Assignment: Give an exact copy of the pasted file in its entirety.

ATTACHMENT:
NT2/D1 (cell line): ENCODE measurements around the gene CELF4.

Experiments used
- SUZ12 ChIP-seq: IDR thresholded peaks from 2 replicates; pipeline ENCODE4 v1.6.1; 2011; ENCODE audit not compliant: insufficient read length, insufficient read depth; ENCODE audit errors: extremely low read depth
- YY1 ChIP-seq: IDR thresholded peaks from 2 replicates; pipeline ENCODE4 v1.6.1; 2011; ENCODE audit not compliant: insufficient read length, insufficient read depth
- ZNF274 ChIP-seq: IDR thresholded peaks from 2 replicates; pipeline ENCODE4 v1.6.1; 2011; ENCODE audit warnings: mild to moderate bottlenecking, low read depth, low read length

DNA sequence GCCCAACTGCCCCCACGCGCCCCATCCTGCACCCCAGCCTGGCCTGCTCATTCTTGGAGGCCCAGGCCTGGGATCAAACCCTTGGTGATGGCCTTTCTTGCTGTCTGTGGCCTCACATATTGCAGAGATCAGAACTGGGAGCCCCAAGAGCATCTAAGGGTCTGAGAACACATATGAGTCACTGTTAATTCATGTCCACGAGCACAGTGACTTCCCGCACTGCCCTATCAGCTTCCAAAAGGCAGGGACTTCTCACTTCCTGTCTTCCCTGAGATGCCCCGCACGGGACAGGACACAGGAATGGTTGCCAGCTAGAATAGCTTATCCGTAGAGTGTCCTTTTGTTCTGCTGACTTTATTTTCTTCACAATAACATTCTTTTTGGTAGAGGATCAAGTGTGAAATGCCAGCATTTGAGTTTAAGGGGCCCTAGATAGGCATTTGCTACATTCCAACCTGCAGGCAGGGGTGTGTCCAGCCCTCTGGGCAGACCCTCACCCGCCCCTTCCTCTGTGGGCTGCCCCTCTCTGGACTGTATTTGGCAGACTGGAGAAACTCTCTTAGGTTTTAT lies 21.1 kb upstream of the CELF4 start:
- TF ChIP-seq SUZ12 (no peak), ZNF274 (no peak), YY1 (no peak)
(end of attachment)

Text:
NT2/D1 (cell line): ENCODE measurements around the gene CELF4.

Experiments used
- SUZ12 ChIP-seq: IDR thresholded peaks from 2 replicates; pipeline ENCODE4 v1.6.1; 2011; ENCODE audit not compliant: insufficient read length, insufficient read depth; ENCODE audit errors: extremely low read depth
- YY1 ChIP-seq: IDR thresholded peaks from 2 replicates; pipeline ENCODE4 v1.6.1; 2011; ENCODE audit not compliant: insufficient read length, insufficient read depth
- ZNF274 ChIP-seq: IDR thresholded peaks from 2 replicates; pipeline ENCODE4 v1.6.1; 2011; ENCODE audit warnings: mild to moderate bottlenecking, low read depth, low read length

DNA sequence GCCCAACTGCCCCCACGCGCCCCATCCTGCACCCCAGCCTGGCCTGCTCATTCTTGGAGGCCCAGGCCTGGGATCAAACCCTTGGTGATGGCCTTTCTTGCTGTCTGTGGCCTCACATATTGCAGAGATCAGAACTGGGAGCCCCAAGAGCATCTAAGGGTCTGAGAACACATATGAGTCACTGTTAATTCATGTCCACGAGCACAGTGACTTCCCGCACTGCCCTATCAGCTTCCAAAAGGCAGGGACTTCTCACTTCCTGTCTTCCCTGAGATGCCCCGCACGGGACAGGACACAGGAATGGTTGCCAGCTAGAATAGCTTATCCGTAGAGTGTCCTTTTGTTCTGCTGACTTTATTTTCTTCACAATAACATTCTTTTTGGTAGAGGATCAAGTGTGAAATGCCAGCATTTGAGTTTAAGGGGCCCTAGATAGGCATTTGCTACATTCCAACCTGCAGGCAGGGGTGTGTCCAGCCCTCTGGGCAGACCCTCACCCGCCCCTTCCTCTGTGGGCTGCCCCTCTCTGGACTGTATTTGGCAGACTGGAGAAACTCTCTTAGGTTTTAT lies 21.1 kb upstream of the CELF4 start:
- TF ChIP-seq SUZ12 (no peak), ZNF274 (no peak), YY1 (no peak)